1. This appeal is by the defendant in a suit for ejectment. The plaintiff instituted the suit against the defendant alleging that he was a thika tenant liable to ejectment without any notice according to the terms of a kabuliyat executed by him on the 23rd May 1938. The defence of the defendant, inter alia, was that the suit was liable to be dismissed as the plaintiff had no right to terminate the tenancy of the defendant without service of a notice to quit.
2. The trial Court accepted the above plea of the defence and held that the document upon which the plaintiff relied, namely, the document of the 23rd May 1938, was not admissible in evidence and therefore the plaintiff was required to serve a notice for the purpose of terminating the tenancy of the defendant. The learned Munsif accordingly dismissed the plaintiff's suit and against that decision the plaintiff filed an appeal The lower appellate Court has come to the conclusion that the document upon which the plaintiff relied was not a lease within the meaning of the Transfer of Property Act and therefore did not require registration and should therefore be admitted into evidence and secondly, even if this document was not admissible for the purpose of proving the terms of the lease, it was at any rate admissible for a collateral purpose. The appellate Court accordingly set aside the decision of the learned Munsif and remanded the case to that Court for trial of other issues which wereraised by the parties. Against that judgment, the defendant has filed the present appeal.
3. Mr. Mukherjee appearing in support of the appeal has argued in the first instance that the document upon which the plaintiff bases his case is a lease and as it is not registered, it is not admissible in evidence and he has, therefore, argued that the Court of Appeal below has erred in law in holding that the term embodied in the document to the effect that the defendant would vacate without any notice is one of the terms of the lease and the document cannot be admitted into evidence for proving this term. Mr. Banerjee appearing for the respondents at one stage attempted to support the decision of the lower appellate Court on the ground that the plaintiff could rely upon the provisions of Section 53A of the Transfer of Property Act for the purpose of his case but it seems to me that Section 53A can have no application to the present case because here the document upon which the plaintiff was relying was not a contract of transfer by the lessor but is a kabuliyat executed by the lessee. In our opinion, in a case of this description Section 53A of the Transfer of Property Act can have no application. This conclusion is supported by the decision of Mr. Justice Chunder in the case of --'Sm. Krishnamoni Dasi v. Fanindra Kumar Mukherjee', Second Appeal No. 264 of 1950, D/-20-3-1952 (Cal) (A). We respectfully agree with the view expressed by Mr. Justice Chunder in that case.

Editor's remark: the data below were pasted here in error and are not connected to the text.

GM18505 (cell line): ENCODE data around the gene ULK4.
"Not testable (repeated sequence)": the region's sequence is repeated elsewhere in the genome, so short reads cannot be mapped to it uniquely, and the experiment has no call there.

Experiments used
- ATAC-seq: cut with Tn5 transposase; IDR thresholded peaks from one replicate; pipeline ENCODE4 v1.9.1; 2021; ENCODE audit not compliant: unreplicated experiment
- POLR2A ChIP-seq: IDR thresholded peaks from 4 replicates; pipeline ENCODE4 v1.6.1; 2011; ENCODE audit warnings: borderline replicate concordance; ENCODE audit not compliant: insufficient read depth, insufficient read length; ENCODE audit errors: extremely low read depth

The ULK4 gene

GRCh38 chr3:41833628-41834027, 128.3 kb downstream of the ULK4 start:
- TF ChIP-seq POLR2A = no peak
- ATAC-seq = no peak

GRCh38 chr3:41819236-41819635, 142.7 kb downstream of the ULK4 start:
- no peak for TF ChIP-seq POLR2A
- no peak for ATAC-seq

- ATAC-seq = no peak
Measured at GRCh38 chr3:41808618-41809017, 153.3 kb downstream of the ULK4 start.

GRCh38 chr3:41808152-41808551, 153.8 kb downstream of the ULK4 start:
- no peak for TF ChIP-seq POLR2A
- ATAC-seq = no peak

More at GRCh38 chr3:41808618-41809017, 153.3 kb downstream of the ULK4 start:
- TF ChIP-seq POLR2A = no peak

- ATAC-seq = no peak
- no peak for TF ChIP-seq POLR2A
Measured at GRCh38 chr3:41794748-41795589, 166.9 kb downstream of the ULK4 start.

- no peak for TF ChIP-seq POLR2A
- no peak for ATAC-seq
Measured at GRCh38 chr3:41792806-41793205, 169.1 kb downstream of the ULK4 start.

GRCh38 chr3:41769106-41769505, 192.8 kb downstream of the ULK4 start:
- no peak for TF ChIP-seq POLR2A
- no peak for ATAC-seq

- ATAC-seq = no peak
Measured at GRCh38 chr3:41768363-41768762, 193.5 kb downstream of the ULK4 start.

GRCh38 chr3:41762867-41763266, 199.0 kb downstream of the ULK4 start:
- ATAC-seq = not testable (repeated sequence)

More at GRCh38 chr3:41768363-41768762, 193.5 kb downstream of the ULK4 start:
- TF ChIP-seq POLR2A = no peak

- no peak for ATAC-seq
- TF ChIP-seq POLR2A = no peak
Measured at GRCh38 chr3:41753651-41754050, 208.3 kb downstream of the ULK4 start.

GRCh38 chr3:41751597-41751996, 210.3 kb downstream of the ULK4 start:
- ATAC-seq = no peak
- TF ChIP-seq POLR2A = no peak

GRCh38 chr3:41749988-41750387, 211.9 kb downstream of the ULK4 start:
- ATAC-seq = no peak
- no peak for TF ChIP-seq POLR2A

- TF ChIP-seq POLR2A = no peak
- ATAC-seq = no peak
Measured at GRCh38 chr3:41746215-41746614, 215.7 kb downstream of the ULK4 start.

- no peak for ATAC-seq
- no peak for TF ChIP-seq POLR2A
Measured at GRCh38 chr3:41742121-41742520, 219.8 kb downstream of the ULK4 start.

4. Mr. Banerjee appearing for the respondents ultimately abandoned his point about the applicability of Section 53A of the Transfer of Property Act. The most important question that falls for consideration in this case is whether the document which has been marked as Ex. 1 in this case and upon which the plaintiff relies is admissible in evidence. It purports to be a 'meyadi kabuliyat' executed by the lessee alone in favour of the lessor and it recites that the lessee had taken a previous settlement from the same lessor and that settlement having come to an end and the lessor being anxious to take khas possession, the lessee approached the lessor for a fresh settlement and the lessor having granted the lessee's prayer for fresh settlement, the lessee was taking a settlement of .07 decimal plot of land at an annual rent of Rs. 30/- for a period of 5 years from Baisakh 1345 B. S. to Chaitra 1349 B. S.